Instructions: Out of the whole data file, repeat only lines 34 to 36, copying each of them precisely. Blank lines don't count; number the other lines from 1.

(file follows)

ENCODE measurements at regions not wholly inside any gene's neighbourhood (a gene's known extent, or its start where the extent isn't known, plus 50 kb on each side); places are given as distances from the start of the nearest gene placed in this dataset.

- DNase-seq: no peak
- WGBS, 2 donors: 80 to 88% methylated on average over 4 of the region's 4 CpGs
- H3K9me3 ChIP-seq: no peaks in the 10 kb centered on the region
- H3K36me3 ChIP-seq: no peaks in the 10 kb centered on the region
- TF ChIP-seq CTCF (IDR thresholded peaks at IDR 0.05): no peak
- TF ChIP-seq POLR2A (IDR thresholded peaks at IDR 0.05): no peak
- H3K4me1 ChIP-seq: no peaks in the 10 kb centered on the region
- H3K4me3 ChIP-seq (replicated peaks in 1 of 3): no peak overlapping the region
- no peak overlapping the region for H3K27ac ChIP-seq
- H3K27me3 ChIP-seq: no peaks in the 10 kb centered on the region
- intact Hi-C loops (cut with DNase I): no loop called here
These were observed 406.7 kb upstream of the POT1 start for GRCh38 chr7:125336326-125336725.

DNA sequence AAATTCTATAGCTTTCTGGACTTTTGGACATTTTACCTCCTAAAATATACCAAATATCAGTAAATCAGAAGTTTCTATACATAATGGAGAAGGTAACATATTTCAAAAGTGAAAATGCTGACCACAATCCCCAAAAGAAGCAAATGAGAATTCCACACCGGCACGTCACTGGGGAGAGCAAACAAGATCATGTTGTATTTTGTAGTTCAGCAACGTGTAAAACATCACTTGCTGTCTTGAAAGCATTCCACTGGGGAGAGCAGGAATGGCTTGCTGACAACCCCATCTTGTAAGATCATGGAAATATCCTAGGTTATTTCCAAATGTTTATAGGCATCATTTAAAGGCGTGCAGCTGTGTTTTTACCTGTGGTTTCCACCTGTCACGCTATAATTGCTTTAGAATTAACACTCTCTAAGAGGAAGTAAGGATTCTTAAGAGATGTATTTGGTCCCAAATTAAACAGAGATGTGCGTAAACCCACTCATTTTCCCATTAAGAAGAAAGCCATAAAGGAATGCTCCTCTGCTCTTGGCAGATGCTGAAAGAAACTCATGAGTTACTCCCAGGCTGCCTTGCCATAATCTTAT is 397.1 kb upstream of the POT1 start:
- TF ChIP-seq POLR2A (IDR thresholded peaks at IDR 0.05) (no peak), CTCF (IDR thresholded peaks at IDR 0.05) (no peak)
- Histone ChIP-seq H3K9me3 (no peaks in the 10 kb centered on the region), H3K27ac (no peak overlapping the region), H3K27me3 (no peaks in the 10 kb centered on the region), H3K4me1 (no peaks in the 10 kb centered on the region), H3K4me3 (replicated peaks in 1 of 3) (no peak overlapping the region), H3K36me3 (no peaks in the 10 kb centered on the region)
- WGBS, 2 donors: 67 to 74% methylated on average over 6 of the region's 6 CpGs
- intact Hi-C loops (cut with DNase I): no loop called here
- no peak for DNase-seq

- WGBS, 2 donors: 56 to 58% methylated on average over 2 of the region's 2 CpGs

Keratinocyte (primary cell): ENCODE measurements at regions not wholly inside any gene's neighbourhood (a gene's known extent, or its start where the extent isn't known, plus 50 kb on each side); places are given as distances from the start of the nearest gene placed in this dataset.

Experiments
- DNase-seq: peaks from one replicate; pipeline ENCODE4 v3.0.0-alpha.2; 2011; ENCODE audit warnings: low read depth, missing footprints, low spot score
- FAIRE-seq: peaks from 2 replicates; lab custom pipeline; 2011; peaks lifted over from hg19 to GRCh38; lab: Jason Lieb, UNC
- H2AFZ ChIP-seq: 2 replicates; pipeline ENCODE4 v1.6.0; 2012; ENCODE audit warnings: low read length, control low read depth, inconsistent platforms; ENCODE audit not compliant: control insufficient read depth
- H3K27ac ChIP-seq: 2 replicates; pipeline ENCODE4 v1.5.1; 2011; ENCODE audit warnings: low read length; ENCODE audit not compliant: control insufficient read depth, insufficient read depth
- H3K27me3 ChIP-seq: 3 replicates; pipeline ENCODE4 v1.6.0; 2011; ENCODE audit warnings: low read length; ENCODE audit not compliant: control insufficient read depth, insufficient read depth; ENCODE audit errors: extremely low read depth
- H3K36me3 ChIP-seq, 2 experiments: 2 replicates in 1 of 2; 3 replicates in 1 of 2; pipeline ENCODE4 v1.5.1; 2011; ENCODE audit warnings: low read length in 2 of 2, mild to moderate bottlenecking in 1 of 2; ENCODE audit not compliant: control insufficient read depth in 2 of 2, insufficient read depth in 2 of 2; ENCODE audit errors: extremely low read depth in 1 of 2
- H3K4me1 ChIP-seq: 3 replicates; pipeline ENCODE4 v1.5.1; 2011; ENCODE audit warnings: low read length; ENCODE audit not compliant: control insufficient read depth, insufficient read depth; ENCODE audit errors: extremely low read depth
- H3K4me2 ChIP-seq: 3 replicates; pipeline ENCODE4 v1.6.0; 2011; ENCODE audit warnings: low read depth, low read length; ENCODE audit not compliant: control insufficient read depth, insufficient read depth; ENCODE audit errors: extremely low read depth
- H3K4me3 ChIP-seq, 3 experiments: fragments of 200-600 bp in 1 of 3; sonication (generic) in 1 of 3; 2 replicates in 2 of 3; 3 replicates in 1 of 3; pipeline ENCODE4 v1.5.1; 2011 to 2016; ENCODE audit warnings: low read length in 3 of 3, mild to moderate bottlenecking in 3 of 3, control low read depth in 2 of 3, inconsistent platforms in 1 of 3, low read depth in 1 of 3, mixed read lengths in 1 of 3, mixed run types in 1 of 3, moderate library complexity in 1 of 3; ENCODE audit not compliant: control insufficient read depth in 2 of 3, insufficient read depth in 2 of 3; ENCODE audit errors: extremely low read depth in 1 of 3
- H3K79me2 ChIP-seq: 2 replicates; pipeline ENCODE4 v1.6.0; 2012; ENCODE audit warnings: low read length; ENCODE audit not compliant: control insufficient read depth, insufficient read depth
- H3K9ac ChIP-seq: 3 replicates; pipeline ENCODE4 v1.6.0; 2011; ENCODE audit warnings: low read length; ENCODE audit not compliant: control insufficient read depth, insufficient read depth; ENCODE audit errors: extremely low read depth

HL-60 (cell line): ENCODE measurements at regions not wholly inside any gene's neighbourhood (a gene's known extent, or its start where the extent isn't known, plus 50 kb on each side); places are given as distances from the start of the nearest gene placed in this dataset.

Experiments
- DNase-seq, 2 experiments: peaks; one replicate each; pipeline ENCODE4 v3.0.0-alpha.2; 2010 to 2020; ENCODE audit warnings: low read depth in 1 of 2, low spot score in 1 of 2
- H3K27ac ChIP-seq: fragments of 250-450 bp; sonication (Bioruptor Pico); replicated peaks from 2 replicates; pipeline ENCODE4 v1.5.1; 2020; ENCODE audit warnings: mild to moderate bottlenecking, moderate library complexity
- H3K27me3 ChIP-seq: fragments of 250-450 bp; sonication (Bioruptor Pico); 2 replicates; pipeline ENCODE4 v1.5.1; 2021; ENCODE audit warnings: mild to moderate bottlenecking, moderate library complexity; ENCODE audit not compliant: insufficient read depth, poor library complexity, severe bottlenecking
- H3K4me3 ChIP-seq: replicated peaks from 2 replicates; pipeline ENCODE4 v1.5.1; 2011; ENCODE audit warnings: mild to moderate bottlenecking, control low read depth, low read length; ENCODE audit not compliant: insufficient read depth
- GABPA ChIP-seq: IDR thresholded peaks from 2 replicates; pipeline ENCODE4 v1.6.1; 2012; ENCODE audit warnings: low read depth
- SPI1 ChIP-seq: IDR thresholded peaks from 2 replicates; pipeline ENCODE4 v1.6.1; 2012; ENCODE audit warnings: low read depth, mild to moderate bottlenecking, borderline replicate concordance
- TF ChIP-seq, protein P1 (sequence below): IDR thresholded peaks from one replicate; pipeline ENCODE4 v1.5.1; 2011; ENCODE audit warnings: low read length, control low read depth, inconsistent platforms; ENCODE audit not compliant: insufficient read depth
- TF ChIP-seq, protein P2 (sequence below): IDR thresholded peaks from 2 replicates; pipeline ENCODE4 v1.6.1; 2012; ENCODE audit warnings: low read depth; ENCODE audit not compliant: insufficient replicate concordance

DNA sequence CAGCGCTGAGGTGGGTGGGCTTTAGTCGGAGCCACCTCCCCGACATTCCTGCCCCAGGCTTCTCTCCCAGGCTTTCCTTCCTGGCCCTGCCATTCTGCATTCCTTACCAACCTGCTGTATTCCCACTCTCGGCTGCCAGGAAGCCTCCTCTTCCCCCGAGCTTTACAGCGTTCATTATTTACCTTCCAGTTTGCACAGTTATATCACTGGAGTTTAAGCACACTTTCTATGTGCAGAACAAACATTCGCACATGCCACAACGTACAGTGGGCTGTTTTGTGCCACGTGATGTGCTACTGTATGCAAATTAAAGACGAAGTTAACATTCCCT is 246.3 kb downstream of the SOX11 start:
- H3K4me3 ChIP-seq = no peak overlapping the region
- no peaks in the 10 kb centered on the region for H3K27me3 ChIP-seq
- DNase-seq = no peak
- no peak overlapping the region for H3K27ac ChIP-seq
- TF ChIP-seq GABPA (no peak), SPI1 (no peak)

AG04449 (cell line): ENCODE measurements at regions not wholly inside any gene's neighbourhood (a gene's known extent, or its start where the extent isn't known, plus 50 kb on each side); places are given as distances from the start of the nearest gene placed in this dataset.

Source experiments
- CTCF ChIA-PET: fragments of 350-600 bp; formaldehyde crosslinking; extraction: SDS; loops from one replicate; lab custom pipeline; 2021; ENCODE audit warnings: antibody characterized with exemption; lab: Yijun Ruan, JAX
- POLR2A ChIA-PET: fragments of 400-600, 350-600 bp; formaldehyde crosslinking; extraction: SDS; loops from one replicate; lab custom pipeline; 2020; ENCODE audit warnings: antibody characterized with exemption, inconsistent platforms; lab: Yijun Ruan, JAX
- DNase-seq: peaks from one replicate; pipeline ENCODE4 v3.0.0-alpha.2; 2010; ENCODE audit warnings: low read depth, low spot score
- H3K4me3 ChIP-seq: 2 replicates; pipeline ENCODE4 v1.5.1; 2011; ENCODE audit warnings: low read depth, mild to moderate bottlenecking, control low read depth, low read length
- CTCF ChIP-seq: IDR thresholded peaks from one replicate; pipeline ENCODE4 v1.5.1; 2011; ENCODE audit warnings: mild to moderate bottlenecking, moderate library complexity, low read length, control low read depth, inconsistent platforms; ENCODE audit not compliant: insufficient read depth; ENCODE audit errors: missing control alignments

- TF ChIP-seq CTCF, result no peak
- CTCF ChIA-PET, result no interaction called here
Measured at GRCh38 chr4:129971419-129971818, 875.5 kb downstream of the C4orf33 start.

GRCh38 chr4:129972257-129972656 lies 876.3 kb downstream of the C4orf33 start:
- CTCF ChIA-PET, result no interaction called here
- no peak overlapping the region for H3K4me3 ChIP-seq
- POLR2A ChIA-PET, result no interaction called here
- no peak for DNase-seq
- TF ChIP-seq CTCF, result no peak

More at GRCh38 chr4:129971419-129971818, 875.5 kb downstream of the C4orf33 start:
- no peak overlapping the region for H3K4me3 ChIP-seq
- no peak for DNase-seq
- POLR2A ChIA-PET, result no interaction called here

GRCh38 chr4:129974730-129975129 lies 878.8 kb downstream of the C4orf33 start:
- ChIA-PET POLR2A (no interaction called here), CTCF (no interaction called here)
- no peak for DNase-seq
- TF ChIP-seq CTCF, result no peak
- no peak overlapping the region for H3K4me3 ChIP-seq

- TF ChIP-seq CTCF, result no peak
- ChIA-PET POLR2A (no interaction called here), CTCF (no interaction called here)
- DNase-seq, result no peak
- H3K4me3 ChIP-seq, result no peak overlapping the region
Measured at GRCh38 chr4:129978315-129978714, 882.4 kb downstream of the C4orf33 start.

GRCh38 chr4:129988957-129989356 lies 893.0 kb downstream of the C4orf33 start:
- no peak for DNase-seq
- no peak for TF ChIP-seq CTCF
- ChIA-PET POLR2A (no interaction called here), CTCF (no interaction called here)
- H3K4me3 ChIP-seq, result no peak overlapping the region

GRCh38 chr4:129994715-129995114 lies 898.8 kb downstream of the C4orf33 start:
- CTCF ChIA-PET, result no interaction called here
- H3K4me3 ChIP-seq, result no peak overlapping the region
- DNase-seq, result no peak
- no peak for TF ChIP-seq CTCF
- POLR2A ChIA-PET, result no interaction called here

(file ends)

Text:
HL-60 (cell line): ENCODE measurements at regions not wholly inside any gene's neighbourhood (a gene's known extent, or its start where the extent isn't known, plus 50 kb on each side); places are given as distances from the start of the nearest gene placed in this dataset.

Experiments
- DNase-seq, 2 experiments: peaks; one replicate each; pipeline ENCODE4 v3.0.0-alpha.2; 2010 to 2020; ENCODE audit warnings: low read depth in 1 of 2, low spot score in 1 of 2